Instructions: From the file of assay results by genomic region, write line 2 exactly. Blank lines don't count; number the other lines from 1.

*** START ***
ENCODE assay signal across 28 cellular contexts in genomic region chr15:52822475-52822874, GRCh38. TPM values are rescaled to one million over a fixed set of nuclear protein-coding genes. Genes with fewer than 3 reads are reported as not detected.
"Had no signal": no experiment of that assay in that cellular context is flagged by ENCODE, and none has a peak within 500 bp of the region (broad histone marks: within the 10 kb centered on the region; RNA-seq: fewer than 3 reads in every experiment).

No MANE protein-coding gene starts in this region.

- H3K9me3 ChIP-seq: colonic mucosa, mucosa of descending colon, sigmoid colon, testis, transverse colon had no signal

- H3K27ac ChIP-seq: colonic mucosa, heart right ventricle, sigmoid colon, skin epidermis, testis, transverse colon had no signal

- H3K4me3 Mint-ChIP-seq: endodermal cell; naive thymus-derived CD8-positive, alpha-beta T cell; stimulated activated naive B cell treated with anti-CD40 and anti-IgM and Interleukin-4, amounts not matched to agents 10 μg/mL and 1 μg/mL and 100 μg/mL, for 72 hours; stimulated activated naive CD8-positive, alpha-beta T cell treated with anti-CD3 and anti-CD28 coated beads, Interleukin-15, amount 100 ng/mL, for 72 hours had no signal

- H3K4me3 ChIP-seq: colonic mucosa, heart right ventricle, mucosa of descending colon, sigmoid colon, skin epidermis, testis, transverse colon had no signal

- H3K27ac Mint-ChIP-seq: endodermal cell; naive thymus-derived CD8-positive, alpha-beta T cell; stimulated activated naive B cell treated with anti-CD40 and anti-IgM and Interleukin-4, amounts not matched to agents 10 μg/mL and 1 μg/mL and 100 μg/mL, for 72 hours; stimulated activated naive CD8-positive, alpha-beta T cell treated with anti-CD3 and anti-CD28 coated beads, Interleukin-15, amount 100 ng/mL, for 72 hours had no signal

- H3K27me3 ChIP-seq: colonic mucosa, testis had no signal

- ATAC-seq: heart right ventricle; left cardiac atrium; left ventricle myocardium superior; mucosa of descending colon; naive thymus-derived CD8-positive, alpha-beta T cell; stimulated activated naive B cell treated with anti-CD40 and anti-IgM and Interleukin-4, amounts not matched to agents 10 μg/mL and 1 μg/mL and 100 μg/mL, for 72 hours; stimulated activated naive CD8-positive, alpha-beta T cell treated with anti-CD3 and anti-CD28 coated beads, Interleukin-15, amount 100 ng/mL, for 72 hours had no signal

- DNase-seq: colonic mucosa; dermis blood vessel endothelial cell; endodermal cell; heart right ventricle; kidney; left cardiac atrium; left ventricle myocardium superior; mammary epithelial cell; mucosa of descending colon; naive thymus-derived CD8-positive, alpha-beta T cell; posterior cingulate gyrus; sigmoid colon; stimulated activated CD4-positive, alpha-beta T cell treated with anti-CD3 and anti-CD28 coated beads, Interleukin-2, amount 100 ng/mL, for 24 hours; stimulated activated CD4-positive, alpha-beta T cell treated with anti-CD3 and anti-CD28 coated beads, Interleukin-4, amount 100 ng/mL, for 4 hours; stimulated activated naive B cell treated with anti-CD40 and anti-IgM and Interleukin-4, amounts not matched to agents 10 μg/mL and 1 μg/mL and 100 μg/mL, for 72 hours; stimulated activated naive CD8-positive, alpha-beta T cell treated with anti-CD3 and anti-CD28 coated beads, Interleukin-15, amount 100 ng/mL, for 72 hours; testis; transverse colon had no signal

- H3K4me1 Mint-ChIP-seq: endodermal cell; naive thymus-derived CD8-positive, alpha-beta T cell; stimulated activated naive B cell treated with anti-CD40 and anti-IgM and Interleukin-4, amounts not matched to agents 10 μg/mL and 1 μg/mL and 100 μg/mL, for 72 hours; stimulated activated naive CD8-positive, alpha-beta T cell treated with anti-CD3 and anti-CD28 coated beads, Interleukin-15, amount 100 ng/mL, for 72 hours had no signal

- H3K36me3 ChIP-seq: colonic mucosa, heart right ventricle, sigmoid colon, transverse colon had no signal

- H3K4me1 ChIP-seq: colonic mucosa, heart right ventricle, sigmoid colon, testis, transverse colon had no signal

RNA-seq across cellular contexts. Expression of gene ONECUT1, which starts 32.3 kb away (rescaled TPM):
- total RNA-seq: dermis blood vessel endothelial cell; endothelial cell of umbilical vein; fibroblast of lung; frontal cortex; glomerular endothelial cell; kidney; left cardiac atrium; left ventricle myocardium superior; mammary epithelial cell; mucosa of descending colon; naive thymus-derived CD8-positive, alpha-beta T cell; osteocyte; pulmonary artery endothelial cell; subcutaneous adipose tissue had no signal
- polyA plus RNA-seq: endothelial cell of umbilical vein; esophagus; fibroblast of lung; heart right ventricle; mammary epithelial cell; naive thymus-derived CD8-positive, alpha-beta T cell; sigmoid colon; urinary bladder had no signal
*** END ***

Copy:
"Had no signal": no experiment of that assay in that cellular context is flagged by ENCODE, and none has a peak within 500 bp of the region (broad histone marks: within the 10 kb centered on the region; RNA-seq: fewer than 3 reads in every experiment).